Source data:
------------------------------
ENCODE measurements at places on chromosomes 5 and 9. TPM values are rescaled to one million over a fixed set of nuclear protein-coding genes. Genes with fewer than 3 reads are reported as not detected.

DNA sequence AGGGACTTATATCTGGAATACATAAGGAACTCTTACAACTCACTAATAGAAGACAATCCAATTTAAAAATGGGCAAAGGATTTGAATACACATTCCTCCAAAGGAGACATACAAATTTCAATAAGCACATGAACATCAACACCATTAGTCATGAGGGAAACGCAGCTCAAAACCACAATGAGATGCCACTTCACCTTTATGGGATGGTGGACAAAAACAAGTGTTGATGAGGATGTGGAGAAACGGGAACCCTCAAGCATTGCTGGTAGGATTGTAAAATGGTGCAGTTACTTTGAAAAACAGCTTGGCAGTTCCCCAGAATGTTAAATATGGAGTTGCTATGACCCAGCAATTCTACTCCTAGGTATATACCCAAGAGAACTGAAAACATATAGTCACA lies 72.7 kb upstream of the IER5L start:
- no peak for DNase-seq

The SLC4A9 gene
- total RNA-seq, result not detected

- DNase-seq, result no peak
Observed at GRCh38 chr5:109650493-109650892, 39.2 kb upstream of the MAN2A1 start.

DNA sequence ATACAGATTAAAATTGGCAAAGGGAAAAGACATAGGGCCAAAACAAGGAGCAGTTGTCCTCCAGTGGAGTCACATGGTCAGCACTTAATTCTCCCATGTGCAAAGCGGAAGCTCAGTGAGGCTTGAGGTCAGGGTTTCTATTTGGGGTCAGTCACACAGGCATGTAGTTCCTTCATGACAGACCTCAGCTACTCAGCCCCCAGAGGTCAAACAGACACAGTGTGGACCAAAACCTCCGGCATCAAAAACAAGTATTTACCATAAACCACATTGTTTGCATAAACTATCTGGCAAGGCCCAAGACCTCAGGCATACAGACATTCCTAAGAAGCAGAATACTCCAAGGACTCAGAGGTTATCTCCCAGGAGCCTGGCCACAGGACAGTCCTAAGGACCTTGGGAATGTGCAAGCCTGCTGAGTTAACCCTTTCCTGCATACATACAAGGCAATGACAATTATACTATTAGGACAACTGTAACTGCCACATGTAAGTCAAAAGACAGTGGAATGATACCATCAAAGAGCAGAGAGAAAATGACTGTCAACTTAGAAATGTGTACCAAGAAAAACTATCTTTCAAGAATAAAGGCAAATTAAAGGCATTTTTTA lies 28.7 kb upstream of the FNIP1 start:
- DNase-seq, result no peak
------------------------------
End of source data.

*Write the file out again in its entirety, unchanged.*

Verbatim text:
ENCODE measurements at places on chromosomes 5 and 9. TPM values are rescaled to one million over a fixed set of nuclear protein-coding genes. Genes with fewer than 3 reads are reported as not detected.

DNA sequence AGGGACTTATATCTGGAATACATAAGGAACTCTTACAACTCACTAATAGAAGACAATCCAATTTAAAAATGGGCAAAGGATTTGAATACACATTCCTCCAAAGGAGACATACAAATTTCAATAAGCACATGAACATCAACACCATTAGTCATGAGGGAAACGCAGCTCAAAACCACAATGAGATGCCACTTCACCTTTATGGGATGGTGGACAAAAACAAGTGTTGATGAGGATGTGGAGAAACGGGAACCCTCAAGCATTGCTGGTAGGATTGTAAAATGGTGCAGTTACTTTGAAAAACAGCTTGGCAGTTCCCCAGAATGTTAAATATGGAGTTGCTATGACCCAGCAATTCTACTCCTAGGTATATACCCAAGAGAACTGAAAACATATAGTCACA lies 72.7 kb upstream of the IER5L start:
- no peak for DNase-seq

The SLC4A9 gene
- total RNA-seq, result not detected

- DNase-seq, result no peak
Observed at GRCh38 chr5:109650493-109650892, 39.2 kb upstream of the MAN2A1 start.

DNA sequence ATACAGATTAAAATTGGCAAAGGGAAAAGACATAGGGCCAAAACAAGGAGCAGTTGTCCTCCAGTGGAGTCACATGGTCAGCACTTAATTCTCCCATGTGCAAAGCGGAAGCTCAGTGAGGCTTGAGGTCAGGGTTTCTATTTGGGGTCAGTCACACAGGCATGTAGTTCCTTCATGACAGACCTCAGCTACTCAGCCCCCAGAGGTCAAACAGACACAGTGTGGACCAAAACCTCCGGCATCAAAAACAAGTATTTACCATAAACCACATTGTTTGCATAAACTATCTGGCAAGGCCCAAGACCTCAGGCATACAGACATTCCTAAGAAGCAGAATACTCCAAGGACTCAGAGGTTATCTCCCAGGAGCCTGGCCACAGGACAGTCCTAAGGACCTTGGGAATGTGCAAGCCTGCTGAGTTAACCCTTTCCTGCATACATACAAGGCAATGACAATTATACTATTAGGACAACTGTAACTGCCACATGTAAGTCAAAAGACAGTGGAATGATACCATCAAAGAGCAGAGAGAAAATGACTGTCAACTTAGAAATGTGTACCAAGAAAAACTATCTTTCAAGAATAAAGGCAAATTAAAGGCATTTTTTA lies 28.7 kb upstream of the FNIP1 start:
- DNase-seq, result no peak